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‘Blood in pee’ campaign: Increased demand on secondary care with no change in cancers diagnosed

Patel, Kunjan; Hall, Susan Jane; Shraddha, Kamath; Stanford, Richard; Williams, Simon; Lund, Jon

Authors

Kunjan Patel

Susan Jane Hall

Kamath Shraddha

Richard Stanford

Simon Williams



Abstract

Objective:
As part of the national Be Clear on Cancer campaign, the ‘blood in pee’ campaign was launched in 2013. We aimed to evaluate the impact of the campaign on 2-week wait (2WW) referrals and the resulting diagnoses of malignancy at a single trust, and secondly, to evaluate the socio-economic background of patients referred.

Patients and methods:
Suspected cancer 2WW patients in the 3 months pre- and post-campaign were included. Demographics, investigations and diagnoses were recorded. A Kolmogorov–Smirnov test demonstrated a normal distribution. The data were treated as parametric and analysed with the unpaired Student’s t-test.

Results:
Referrals for visible haematuria significantly increased by 52% from 135 pre-campaign to 205 post-campaign (p = 0.03). There was a fall in the proportion of patients diagnosed with malignancy from 20.27% pre-campaign to 15.36% post-campaign. The mean index of multiple deprivation score of referrals did not change: p = 0.43.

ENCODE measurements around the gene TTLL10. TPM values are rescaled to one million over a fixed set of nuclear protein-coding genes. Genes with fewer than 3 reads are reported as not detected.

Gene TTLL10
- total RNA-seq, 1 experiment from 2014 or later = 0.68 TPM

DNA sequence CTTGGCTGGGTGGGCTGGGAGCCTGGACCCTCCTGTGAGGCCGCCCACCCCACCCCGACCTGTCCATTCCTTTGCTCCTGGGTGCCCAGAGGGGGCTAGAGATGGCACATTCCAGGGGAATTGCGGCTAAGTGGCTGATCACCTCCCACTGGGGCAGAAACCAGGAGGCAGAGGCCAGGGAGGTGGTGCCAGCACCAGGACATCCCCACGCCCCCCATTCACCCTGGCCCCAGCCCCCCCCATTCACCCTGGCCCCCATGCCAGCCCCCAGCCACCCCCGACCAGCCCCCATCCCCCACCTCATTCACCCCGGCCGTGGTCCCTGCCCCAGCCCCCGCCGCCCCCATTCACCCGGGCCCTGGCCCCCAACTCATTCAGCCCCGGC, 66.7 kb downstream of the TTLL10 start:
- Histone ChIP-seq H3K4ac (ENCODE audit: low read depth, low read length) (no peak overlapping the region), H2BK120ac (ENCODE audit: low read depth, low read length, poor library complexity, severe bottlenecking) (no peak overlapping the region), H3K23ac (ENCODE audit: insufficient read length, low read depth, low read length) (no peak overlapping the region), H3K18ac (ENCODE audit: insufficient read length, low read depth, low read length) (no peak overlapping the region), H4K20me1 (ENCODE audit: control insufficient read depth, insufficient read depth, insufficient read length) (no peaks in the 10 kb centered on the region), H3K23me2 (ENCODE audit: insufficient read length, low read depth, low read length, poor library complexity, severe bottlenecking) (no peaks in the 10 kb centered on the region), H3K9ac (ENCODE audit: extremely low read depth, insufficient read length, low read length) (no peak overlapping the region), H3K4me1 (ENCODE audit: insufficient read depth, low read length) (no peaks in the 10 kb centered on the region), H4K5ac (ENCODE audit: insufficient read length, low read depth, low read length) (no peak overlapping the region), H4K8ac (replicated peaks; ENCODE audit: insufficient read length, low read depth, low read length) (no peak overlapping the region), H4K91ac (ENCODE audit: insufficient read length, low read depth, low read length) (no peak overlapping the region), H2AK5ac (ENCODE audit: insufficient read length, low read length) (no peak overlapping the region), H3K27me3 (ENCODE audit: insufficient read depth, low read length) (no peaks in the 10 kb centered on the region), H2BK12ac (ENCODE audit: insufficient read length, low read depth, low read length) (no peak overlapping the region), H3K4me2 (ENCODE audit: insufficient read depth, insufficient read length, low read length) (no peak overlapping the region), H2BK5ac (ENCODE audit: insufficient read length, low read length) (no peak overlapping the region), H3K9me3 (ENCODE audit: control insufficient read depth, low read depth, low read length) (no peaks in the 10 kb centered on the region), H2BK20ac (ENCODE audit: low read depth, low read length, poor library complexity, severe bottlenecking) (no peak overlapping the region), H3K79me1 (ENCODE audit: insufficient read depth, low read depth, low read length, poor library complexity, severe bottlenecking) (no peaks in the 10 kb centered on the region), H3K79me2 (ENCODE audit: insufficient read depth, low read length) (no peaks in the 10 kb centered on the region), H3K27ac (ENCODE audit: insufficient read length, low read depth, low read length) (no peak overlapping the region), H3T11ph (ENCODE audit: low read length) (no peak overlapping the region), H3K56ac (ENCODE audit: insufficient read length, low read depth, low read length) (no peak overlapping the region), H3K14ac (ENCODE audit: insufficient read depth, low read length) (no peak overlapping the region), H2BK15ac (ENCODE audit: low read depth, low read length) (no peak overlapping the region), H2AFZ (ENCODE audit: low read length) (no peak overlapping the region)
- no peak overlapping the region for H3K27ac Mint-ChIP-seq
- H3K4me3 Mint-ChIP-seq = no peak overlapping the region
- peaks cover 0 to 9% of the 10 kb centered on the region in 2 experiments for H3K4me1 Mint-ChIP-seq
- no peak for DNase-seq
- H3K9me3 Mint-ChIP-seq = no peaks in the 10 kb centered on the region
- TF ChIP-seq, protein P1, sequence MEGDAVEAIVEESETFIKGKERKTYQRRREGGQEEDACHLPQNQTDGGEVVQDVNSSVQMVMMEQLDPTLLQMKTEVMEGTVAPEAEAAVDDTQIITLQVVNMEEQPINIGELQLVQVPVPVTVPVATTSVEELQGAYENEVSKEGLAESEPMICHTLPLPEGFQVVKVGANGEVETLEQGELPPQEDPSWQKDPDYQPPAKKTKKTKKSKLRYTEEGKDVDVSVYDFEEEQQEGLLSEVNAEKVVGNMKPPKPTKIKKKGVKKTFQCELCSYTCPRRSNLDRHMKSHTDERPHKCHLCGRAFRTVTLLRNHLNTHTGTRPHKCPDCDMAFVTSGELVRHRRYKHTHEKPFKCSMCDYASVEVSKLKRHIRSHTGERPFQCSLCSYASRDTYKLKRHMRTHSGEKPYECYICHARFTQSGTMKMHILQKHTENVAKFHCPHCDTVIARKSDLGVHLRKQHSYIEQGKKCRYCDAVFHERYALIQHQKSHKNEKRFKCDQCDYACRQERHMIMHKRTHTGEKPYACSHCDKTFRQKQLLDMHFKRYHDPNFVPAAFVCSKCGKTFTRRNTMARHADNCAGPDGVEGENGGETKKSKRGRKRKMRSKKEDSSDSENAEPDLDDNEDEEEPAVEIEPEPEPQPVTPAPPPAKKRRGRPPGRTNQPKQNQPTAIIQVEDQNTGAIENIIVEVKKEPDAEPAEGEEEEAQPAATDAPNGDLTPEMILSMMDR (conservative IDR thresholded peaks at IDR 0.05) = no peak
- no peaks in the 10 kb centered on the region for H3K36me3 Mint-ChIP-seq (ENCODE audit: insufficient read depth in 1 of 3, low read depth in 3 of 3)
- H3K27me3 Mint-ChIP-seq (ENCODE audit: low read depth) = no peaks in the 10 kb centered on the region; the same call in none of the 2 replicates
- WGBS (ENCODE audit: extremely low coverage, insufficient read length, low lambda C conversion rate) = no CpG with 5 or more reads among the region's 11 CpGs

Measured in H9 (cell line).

Conclusion:
This campaign has increased referrals without increasing the proportion of malignancies diagnosed, placing large demand on services without benefit or extra funding. Nor has the campaign effectively reached deprived socio-economic groups. There is little evidence as to the efficacy of untargeted cancer awareness campaigns and further work is needed to improve their pick-up of malignancies.

Journal Article Type Article
Publication Date 2019-01
Journal Journal of Clinical Urology
Print ISSN 2051-4158
Electronic ISSN 2051-4166
Publisher SAGE Publications
Peer Reviewed Peer Reviewed
Volume 12
Issue 1
Pages 15-19
APA6 Citation Patel, K., Hall, S. J., Shraddha, K., Stanford, R., Williams, S., & Lund, J. (2019). ‘Blood in pee’ campaign: Increased demand on secondary care with no change in cancers diagnosed. Journal of Clinical Urology, 12(1), 15-19. doi:10.1177/2051415818801187
DOI https://doi.org/10.1177/2051415818801187
Keywords Urology; Surgery
Publisher URL https://journals.sagepub.com/doi/10.1177/2051415818801187

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